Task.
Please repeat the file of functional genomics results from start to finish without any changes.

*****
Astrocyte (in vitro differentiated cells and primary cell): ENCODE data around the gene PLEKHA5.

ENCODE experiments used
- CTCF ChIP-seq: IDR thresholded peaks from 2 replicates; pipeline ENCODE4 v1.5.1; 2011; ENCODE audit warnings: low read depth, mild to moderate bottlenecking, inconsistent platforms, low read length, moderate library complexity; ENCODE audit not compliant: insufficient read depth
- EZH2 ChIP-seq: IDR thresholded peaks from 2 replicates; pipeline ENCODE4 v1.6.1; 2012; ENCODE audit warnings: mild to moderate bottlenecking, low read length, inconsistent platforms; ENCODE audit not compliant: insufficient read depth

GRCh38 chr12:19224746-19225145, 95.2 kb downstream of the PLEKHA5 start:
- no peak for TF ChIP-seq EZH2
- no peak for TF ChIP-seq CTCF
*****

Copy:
Astrocyte (in vitro differentiated cells and primary cell): ENCODE data around the gene PLEKHA5.

ENCODE experiments used
- CTCF ChIP-seq: IDR thresholded peaks from 2 replicates; pipeline ENCODE4 v1.5.1; 2011; ENCODE audit warnings: low read depth, mild to moderate bottlenecking, inconsistent platforms, low read length, moderate library complexity; ENCODE audit not compliant: insufficient read depth
- EZH2 ChIP-seq: IDR thresholded peaks from 2 replicates; pipeline ENCODE4 v1.6.1; 2012; ENCODE audit warnings: mild to moderate bottlenecking, low read length, inconsistent platforms; ENCODE audit not compliant: insufficient read depth

GRCh38 chr12:19224746-19225145, 95.2 kb downstream of the PLEKHA5 start:
- no peak for TF ChIP-seq EZH2
- no peak for TF ChIP-seq CTCF